The musical arrangements are both charming and cheerful, more than likely because the Reproduco was sold mainly to theaters, quite unlike some other manufacturers who sold their brand of similar organettes mainly to mortuaries, with music rolls drearily arranged for this kind of usage. This particular Reproduco has two music roll frames, so that continuous playing is possible, and which also allows the operator to have different types of "mood music" instantly available. The music rolls used are either type OS ("Organ Series") or type NOS ("New Organ Series"). The OS rolls can play for up to 30 minutes, while the NOS rolls can play up to an hour without repetition, due to having roll perforations just half the length of the OS type music rolls. To accommodate the forward difference in speed required for the two different types of music rolls the belt-pulley setup from the electric drive motor to the roll frame must be adjusted. This is accomplished by slipping the small, round leather drive belt from one set of pulley grooves to another. Both types of music rolls were manufactured by the Capitol Roll and Record Company of Chicago, a subsidiary of the Operator's Piano Company.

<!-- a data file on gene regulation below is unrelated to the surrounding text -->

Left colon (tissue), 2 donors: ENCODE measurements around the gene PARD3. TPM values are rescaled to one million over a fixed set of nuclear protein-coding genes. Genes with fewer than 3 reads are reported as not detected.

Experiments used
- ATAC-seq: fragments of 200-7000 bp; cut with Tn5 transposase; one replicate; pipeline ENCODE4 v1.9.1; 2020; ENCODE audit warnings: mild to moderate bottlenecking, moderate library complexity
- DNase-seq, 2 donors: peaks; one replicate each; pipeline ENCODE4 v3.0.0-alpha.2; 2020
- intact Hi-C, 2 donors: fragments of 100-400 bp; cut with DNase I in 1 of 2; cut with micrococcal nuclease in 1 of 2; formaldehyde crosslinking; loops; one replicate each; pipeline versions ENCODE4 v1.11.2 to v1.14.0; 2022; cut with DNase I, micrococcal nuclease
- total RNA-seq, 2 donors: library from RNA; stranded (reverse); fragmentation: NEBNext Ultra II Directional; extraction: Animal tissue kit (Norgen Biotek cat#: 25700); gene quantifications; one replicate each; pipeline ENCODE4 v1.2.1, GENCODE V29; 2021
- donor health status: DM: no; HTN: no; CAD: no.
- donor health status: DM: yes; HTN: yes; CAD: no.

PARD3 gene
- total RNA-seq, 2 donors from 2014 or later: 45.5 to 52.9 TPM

As is often the case with historic old recordings, the original 1/4 inch analog stereo master tapes were lost a long time ago. Thus, the audio for this compact disc was captured from mint condition vinyl LP's, old albums originally issued through Hathaway & Bowers, Inc., circa 1968-1970. Then, once the audio signal from the LP's had been digitized, it was carefully processed to remove any impulse noise (pops and ticks), low frequency rumble and vinyl surface noise components. This clean-up work was followed by equalization to remedy any bias introduced by the vinyl LP recording process itself. The final result, using professional quality audio restoration software, is a clean and very enjoyable listening experience, making this CD a worthwhile addition to any musical collection.

The musical selections range from a few slow, but melodic, tear-jerkers to a variety of energetic and happy, toe-tapping melodies. Anyone already familiar with theater pipe organs is usually surprised by how full and rich the Reproduco sounds. If you have never before heard a Reproduco, once you hear this archive CD you'll probably agree with others who have found the musical output of the comparatively "tiny" Reproduco organ to be amazing.

Operator's Piano Company - Reproduco "Regular" Model Pipe Organ
13 Tracks -- Total Time: 36:32

1.Blaze Away, March
2.In My Gondola
4.Somebody's Lonely
5.My Pal Jerry
6.Show That Fellow The Door
7.At Sundown
8.At Dawning
9.Ah, Sweet Mystery of Life
10.Invincible Eagle, March
11.Frat March
12.A Cup Of Coffee, A Sandwich, And You
13.No More Liquor For Me

Listen to a sample.....